Chairman and CEO at the company, Dr. Gil Van Bokkelen has spoken publicly about the importance of the new initiative in Japan, recently commenting, “Japan is showing tremendous international leadership in an area that they recognize has transformational potential. This new framework could enable medicines to reach patients in a more rapid and efficient manner, and also helps address some of the most significant challenges facing the national healthcare system in Japan, and we believe it represents a game changer. I think it’s already having a positive impact on investor views, since it could dramatically accelerate development of therapies like MultiStem, and by reducing regulatory complexity and shortening the development path, it translates into tangible value creation.”
Athersys shareholders clearly agree. Since the passage of the new regenerative medicine framework in November, the stock has risen almost 170%, on sizeable volume, and has seen some noteworthy institutional shareholders recently added to its list.
There are other players that also appear poised to capitalize on the opportunity in Japan. Industry giant Mesoblast (ASX: MSB) has a strategic partnership in Japan with JCR Pharmaceuticals for its allogeneic mesenchymal stem cell (MSC) product to treat steroid refractory graft-versus-host disease (GvHD), a side affect associated with bone marrow and transplant surgeries. Mesoblast’s move to acquire a portfolio of stem cell therapies in 2013 from Osiris Therapeutics (NASDAQ: OSIR) opened the doors to Japanese markets. JCR is expected to file its application this quarter to market the MSC product in Japan, which sets the stage for it to possibly become the first company to benefit from the accelerated pathway under the new Japanese law.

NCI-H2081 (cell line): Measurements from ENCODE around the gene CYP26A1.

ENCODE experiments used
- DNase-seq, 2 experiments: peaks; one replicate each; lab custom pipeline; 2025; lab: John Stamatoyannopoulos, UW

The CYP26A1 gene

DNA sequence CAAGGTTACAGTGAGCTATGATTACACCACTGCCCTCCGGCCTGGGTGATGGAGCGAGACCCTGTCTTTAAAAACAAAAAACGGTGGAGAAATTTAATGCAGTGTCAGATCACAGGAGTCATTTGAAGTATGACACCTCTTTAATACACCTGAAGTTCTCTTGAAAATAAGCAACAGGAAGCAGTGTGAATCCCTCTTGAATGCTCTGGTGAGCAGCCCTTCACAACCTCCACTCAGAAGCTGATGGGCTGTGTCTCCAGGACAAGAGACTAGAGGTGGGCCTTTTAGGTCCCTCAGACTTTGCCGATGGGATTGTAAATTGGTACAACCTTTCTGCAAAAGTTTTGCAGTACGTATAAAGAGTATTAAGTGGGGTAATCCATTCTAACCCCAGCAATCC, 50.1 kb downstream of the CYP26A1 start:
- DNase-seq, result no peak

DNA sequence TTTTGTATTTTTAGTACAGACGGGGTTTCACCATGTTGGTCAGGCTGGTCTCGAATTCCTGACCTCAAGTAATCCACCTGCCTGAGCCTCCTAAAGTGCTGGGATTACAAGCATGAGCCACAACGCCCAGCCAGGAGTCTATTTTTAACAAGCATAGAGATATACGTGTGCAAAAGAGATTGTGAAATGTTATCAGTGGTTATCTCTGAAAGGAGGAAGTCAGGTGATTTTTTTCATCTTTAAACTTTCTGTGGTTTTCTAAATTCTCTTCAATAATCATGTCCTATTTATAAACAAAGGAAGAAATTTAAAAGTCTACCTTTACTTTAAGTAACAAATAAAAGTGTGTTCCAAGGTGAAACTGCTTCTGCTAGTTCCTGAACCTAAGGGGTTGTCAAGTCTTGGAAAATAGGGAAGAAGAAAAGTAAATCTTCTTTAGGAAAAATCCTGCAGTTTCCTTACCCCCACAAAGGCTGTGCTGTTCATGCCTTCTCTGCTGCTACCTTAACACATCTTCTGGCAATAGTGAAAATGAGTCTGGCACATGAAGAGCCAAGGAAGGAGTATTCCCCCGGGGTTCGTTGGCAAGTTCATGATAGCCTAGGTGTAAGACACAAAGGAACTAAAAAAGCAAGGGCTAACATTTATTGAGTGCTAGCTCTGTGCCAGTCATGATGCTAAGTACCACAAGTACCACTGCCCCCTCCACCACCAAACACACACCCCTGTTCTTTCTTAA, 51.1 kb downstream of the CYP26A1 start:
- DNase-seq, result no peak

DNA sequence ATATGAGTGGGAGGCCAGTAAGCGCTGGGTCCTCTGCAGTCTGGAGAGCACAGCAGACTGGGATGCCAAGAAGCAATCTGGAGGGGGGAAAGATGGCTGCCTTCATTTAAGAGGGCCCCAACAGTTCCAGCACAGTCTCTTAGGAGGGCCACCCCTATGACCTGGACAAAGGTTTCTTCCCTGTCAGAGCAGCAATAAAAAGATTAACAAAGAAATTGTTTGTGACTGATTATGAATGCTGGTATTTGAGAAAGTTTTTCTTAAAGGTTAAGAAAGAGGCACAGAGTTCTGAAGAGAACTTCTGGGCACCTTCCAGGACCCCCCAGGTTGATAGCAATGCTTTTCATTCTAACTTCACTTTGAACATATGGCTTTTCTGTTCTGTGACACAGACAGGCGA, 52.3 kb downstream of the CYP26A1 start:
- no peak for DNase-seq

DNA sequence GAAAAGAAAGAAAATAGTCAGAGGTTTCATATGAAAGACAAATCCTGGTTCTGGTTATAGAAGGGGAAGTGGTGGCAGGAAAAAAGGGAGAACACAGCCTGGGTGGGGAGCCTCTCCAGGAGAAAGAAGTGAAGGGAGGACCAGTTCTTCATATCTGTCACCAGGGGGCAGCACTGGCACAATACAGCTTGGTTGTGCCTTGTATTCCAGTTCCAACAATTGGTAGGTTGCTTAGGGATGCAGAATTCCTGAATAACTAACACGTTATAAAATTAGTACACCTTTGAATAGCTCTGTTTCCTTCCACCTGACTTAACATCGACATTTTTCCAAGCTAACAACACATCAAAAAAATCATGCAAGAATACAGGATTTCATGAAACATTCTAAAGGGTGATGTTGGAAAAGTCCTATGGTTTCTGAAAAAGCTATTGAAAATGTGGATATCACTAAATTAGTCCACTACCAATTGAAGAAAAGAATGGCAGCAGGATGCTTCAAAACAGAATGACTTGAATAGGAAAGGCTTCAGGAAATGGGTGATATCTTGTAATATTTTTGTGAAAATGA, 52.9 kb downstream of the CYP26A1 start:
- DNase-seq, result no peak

Cytori Therapeutics (NASDAQ: CYTX) has been investing in Japan for more than 10 years and has a well-established presence with its Tokyo-based medical subsidiary Cytori Therapeutics K.K. Cytori is engaged in development of therapies centered on autologous adipose (fat)-derived regenerative cells for treating cardiovascular disease and other conditions. The company has already conducted several clinical trials in Japan with more underway that have shown a consistent safety profile for Cytori’s technologies. Cytori also offers StemSource®, a cell bank product line, that could see an uptick in use as stem cell research increases in Japan.
Regenerative medicine on the whole appears to have gotten some wind behind its sails, thanks to advances on multiple fronts, including the progress being achieved by leading companies, and the regulatory progress in Japan, as well as in other countries. Spearheaded by so-called Abenomics, the country has charted a course for change that includes planting its ensign as a pioneer in regenerative medicine and the clinical process, one that can inspire investment for the benefit of its country and the world over.